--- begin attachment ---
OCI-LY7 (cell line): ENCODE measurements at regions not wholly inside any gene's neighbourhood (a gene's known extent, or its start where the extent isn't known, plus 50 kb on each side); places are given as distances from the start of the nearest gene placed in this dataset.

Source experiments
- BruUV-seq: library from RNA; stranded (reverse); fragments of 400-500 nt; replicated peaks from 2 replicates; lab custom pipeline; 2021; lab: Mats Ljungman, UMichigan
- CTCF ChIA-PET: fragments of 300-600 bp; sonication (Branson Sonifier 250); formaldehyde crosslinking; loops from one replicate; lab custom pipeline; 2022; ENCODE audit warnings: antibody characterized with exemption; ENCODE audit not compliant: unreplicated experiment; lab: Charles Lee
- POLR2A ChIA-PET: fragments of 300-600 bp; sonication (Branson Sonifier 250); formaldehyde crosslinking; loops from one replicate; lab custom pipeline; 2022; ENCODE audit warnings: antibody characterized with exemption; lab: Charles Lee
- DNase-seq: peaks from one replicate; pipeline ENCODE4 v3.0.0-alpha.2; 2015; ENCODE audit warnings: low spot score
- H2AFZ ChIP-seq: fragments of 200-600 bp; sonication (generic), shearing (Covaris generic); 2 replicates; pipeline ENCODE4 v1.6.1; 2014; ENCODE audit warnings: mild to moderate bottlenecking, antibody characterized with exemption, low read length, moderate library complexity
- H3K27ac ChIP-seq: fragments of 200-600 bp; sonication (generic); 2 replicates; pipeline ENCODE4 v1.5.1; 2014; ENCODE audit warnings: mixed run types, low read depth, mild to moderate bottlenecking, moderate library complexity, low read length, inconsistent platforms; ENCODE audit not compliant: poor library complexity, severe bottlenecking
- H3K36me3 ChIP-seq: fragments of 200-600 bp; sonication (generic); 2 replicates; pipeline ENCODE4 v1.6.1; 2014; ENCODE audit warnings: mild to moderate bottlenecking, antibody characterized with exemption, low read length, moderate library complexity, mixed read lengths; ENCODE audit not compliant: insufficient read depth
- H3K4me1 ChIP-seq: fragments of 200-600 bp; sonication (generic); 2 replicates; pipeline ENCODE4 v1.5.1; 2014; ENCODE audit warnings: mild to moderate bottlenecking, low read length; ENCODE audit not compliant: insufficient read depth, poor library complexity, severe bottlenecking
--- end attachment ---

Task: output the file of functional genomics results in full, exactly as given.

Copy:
OCI-LY7 (cell line): ENCODE measurements at regions not wholly inside any gene's neighbourhood (a gene's known extent, or its start where the extent isn't known, plus 50 kb on each side); places are given as distances from the start of the nearest gene placed in this dataset.

Source experiments
- BruUV-seq: library from RNA; stranded (reverse); fragments of 400-500 nt; replicated peaks from 2 replicates; lab custom pipeline; 2021; lab: Mats Ljungman, UMichigan
- CTCF ChIA-PET: fragments of 300-600 bp; sonication (Branson Sonifier 250); formaldehyde crosslinking; loops from one replicate; lab custom pipeline; 2022; ENCODE audit warnings: antibody characterized with exemption; ENCODE audit not compliant: unreplicated experiment; lab: Charles Lee
- POLR2A ChIA-PET: fragments of 300-600 bp; sonication (Branson Sonifier 250); formaldehyde crosslinking; loops from one replicate; lab custom pipeline; 2022; ENCODE audit warnings: antibody characterized with exemption; lab: Charles Lee
- DNase-seq: peaks from one replicate; pipeline ENCODE4 v3.0.0-alpha.2; 2015; ENCODE audit warnings: low spot score
- H2AFZ ChIP-seq: fragments of 200-600 bp; sonication (generic), shearing (Covaris generic); 2 replicates; pipeline ENCODE4 v1.6.1; 2014; ENCODE audit warnings: mild to moderate bottlenecking, antibody characterized with exemption, low read length, moderate library complexity
- H3K27ac ChIP-seq: fragments of 200-600 bp; sonication (generic); 2 replicates; pipeline ENCODE4 v1.5.1; 2014; ENCODE audit warnings: mixed run types, low read depth, mild to moderate bottlenecking, moderate library complexity, low read length, inconsistent platforms; ENCODE audit not compliant: poor library complexity, severe bottlenecking
- H3K36me3 ChIP-seq: fragments of 200-600 bp; sonication (generic); 2 replicates; pipeline ENCODE4 v1.6.1; 2014; ENCODE audit warnings: mild to moderate bottlenecking, antibody characterized with exemption, low read length, moderate library complexity, mixed read lengths; ENCODE audit not compliant: insufficient read depth
- H3K4me1 ChIP-seq: fragments of 200-600 bp; sonication (generic); 2 replicates; pipeline ENCODE4 v1.5.1; 2014; ENCODE audit warnings: mild to moderate bottlenecking, low read length; ENCODE audit not compliant: insufficient read depth, poor library complexity, severe bottlenecking